My Account

Why Should Muni Investors Consider Active Strategies?

We believe municipal bond market dynamics favor active managers who have the flexibility to explore all opportunities.


Key Takeaways

The municipal bond (muni) market is a large, diverse market that we believe is well-suited for active investment management strategies.

We believe combining top-down economic analysis with bottom-up research identifies the most attractive sectors, issuers, securities and risk exposure.

Along with generating tax-exempt income for investors, munis may enhance return potential and help temper risk in diversified portfolios.

Municipal bonds are tax-advantaged securities that state and local governments issue to fund roads, bridges and other public projects. For investors, they generate income exempt from federal taxes and, in some cases, state and local taxes.1 The muni market is vast and diverse, which is why we believe active management can capture the broad opportunities available in the marketplace.

Unlocking Value with an Active Approach to Muni Investing

We view the muni asset class as a dynamic market of individual and distinct bonds rather than a collection of homogenous securities. We believe investing in this varied market requires an active strategy powered by fundamental credit research. Through our research, we seek to expand the investment opportunities available to investors and enhance performance potential.

Our active approach gives investors access to municipal bonds across a broad range of sectors, issuers and quality buckets. Conversely, most passive strategies rigidly track a market index, limiting investors’ exposure to a small set of sectors and the largest muni issuers.

Our approach also gives us the flexibility to adjust portfolios ahead of shifting economic influences, tax policies and sector- and issuer-specific factors. Index-constrained funds don’t have this freedom.

Building Muni Portfolios Designed to Capture Diversified Sources of Return

We build our portfolios by combining a top-down overview with bottom-up analysis, as Figure 1 outlines. From a top-down perspective, we examine broad market influences such as fiscal, monetary and tax policy. This informs our views on duration, yield curve positioning and allocations to high-yield municipal bond sectors.

We seek to generate most of our performance from the bottom-up portion of the process, which includes sector and security selections. We begin with proprietary credit research to identify sector outlooks and trends that drive our sector allocation decisions. Our analysis of issuers and the specific characteristics of their bonds (coupons, call features, etc.) helps us highlight promising individual securities within these sectors.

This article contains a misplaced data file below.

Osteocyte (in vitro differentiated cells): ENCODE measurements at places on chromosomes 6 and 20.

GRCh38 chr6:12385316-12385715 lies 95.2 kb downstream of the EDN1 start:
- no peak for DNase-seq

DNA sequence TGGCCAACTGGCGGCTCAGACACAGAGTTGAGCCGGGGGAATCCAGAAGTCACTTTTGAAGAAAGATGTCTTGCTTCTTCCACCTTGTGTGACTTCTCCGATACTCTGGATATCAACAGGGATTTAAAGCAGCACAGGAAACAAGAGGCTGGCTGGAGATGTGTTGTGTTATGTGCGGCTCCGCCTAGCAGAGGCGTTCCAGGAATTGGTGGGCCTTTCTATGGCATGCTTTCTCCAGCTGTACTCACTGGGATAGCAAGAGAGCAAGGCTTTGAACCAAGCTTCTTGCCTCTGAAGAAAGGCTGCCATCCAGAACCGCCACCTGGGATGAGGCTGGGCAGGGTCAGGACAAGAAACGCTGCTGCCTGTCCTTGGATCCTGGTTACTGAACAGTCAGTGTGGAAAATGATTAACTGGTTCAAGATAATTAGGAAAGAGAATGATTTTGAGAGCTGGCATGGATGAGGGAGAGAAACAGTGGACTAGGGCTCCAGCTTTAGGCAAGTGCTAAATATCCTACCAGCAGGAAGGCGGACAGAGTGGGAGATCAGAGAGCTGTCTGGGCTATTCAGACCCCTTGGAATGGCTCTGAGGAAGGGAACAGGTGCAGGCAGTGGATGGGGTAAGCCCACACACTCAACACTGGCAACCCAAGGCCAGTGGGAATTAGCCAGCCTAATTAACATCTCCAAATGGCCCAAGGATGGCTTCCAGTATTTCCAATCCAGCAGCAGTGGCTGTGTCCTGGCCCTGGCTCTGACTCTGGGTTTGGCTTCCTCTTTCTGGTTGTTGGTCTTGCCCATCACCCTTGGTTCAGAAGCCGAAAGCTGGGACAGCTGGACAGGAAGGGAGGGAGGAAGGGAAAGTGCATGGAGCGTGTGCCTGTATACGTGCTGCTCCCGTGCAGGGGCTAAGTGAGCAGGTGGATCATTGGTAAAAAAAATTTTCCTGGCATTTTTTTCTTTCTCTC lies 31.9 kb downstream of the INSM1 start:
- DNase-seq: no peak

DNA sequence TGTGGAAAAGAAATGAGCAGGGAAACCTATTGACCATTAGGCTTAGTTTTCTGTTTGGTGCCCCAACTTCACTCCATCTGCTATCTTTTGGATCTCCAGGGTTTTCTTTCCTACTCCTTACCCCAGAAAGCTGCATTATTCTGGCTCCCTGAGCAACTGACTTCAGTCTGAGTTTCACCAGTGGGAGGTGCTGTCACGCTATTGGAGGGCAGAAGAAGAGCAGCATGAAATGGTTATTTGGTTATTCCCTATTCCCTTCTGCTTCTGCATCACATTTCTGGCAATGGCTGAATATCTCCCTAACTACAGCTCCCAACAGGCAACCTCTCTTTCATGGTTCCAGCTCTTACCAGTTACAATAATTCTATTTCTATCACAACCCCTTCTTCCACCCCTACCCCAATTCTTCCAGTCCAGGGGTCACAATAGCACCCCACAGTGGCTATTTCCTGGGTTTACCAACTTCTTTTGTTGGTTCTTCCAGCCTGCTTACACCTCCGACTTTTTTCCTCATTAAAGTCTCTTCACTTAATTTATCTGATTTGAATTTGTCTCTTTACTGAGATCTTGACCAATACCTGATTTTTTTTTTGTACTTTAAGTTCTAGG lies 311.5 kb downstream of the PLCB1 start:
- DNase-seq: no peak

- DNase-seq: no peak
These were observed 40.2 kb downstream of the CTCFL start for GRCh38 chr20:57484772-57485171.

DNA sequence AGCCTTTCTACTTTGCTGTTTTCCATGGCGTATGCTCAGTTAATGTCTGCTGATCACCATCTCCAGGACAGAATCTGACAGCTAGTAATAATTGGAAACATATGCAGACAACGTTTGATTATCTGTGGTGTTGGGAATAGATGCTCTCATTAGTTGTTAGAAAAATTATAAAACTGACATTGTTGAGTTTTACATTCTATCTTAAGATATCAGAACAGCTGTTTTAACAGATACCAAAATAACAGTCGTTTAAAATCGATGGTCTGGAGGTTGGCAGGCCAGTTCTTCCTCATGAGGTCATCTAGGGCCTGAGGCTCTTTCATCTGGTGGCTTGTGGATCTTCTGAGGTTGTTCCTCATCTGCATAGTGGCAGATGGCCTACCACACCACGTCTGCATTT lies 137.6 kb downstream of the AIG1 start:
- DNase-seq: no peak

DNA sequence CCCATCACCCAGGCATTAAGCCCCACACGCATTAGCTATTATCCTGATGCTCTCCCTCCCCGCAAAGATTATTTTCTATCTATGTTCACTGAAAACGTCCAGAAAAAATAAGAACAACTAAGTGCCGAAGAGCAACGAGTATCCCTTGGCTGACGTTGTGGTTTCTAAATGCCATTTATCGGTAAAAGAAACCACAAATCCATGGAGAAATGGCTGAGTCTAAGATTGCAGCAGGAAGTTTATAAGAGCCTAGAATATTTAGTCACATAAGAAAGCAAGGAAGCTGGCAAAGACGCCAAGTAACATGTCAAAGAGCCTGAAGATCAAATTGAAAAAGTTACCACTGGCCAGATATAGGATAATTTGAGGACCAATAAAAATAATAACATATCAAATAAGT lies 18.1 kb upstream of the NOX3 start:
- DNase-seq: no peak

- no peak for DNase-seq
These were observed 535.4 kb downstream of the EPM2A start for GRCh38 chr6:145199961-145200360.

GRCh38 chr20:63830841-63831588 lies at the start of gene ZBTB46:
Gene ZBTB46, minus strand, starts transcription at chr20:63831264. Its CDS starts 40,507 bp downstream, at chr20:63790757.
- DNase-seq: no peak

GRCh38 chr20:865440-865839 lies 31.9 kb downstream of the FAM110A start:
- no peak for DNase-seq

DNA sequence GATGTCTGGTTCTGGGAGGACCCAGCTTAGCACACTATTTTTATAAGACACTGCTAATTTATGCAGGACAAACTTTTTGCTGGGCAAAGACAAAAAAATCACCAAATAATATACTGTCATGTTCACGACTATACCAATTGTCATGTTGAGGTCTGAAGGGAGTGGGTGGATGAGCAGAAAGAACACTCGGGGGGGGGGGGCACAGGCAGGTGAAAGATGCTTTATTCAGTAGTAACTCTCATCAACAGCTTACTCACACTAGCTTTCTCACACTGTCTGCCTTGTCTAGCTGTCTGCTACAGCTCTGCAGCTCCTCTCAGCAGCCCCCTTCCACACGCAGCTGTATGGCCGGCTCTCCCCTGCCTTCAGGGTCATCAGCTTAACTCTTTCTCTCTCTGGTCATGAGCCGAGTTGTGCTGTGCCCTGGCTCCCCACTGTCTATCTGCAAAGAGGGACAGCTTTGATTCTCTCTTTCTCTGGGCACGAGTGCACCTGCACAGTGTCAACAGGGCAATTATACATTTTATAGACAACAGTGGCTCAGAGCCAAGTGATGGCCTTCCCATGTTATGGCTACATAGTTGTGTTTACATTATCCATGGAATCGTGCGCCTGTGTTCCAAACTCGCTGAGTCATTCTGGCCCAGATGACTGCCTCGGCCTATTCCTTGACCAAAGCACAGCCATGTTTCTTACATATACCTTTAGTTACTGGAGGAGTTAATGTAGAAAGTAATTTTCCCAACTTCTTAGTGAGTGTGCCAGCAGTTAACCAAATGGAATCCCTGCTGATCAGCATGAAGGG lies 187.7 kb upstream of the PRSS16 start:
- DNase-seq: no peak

Fundamental research and assessments of valuation and risk drive our buy-and-sell decisions. Accordingly, we continuously conduct:

  • Credit analysis, which includes using proprietary rating criteria to assign internal ratings to all credits, surveilling credit events and holding regular credit committee meetings.

  • Relative value assessments that focus on munis we believe offer the best combination of risk premium, structure and total return potential.

  • Risk management and monitoring, which ensures portfolio risks align with our investment teams’ convictions.

Figure 1 | An Active, Multifaceted Investment Process

Figure 1 is a diagram showing the top down and bottom up approach of an active, multifaceted investment process for a sample municipal bond portfolio.

For illustrative purposes only.

Proprietary Credit Analysis Reveals Opportunities

We believe fundamental credit analysis expands investment opportunities compared with passive portfolios tracking broad market indices. Due to the way they’re constructed, many market indices are underrepresented in sectors such as health care, tobacco settlement, charter schools and land secured.

Meanwhile, our fundamental research enlarges the investment universe to include considerations among:

  • Higher-yielding securities.

  • Lower-rated or non-rated municipal bonds.

  • Market segments that other investment managers may not follow or that passive benchmarks may not hold.

Of course, investing in riskier or underfollowed market segments requires asset class insights and in-depth research and analysis. This combination helps uncover promising opportunities and aids in the ongoing monitoring of each security. Equally as vital, the research process helps eliminate the riskiest securities from consideration.

Lower-rated municipal bonds may exhibit greater volatility and credit risk than investment-grade securities. However, they may also help mitigate other risks, including sensitivity to interest rate changes. The higher level of tax-advantaged income from high-yield munis compounded over time can generate attractive total return potential for long-term investors.